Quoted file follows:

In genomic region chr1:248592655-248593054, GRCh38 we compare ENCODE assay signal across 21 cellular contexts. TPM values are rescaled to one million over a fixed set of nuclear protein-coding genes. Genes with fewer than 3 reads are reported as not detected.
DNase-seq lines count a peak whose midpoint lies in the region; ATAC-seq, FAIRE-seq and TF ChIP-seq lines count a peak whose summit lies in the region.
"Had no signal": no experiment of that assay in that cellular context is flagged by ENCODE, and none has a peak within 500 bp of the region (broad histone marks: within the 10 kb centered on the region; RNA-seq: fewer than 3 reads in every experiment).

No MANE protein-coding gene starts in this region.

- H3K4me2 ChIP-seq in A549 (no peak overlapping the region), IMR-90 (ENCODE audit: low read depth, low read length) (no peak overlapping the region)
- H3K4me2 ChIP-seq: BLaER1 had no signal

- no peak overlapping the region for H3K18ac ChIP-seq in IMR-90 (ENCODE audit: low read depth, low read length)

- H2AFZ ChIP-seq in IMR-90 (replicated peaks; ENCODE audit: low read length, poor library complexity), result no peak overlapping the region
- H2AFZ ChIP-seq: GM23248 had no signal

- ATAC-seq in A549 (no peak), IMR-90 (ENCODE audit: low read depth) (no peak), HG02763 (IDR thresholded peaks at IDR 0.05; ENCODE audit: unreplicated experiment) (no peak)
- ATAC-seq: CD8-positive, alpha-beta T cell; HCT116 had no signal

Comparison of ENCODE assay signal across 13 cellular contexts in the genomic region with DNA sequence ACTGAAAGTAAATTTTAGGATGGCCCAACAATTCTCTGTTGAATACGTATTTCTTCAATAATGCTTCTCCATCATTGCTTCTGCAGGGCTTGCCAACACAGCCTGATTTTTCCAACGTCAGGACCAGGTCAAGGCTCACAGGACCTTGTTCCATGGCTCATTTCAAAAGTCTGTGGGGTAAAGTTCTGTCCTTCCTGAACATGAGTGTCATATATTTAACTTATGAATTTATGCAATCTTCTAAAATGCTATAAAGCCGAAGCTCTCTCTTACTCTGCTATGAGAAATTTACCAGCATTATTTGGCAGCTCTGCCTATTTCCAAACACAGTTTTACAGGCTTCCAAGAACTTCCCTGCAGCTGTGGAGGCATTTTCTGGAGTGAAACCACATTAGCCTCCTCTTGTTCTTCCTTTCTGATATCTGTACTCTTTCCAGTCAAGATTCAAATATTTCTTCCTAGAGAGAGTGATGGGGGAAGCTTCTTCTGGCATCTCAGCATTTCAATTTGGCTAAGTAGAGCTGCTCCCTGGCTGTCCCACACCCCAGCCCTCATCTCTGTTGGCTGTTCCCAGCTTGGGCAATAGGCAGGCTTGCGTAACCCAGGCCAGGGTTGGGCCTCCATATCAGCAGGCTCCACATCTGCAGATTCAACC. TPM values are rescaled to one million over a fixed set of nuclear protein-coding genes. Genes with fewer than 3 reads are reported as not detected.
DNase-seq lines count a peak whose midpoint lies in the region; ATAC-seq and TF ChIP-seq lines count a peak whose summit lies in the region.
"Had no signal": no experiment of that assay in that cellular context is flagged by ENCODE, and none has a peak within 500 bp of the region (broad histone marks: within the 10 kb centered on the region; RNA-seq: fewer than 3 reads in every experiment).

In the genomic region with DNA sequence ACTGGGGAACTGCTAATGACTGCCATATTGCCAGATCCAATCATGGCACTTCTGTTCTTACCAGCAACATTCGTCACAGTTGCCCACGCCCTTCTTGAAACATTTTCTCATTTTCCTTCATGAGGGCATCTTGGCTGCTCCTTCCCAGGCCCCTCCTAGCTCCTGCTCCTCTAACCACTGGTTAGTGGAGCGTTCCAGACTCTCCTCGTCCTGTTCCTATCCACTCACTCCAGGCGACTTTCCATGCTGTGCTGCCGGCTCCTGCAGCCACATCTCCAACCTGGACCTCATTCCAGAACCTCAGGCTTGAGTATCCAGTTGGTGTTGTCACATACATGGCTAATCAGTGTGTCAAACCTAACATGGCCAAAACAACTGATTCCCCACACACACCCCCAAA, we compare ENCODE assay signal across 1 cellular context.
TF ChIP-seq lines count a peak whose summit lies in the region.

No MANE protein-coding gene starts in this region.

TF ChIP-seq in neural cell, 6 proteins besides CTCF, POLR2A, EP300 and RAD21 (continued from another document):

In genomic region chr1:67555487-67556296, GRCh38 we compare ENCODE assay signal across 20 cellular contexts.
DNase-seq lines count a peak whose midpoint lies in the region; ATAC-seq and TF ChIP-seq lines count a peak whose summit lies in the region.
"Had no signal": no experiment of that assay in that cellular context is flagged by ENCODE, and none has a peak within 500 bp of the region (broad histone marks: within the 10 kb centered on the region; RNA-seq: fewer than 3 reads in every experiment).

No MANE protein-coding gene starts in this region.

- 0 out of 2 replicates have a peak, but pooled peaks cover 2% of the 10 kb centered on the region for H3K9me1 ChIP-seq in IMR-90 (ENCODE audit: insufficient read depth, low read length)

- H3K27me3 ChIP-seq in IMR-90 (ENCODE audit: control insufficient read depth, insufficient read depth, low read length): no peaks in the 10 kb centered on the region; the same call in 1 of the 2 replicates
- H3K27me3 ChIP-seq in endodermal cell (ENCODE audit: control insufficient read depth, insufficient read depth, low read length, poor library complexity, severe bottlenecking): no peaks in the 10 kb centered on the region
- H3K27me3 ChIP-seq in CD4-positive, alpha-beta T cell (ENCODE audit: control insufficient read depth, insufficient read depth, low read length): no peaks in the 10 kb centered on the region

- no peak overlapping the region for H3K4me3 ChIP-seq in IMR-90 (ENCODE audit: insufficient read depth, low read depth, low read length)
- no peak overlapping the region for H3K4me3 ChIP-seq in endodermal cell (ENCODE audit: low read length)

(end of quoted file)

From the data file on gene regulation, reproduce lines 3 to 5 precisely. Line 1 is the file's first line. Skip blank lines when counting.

"Had no signal": no experiment of that assay in that cellular context is flagged by ENCODE, and none has a peak within 500 bp of the region (broad histone marks: within the 10 kb centered on the region; RNA-seq: fewer than 3 reads in every experiment).

No MANE protein-coding gene starts in this region.

- H3K4me2 ChIP-seq in A549 (no peak overlapping the region), IMR-90 (ENCODE audit: low read depth, low read length) (no peak overlapping the region)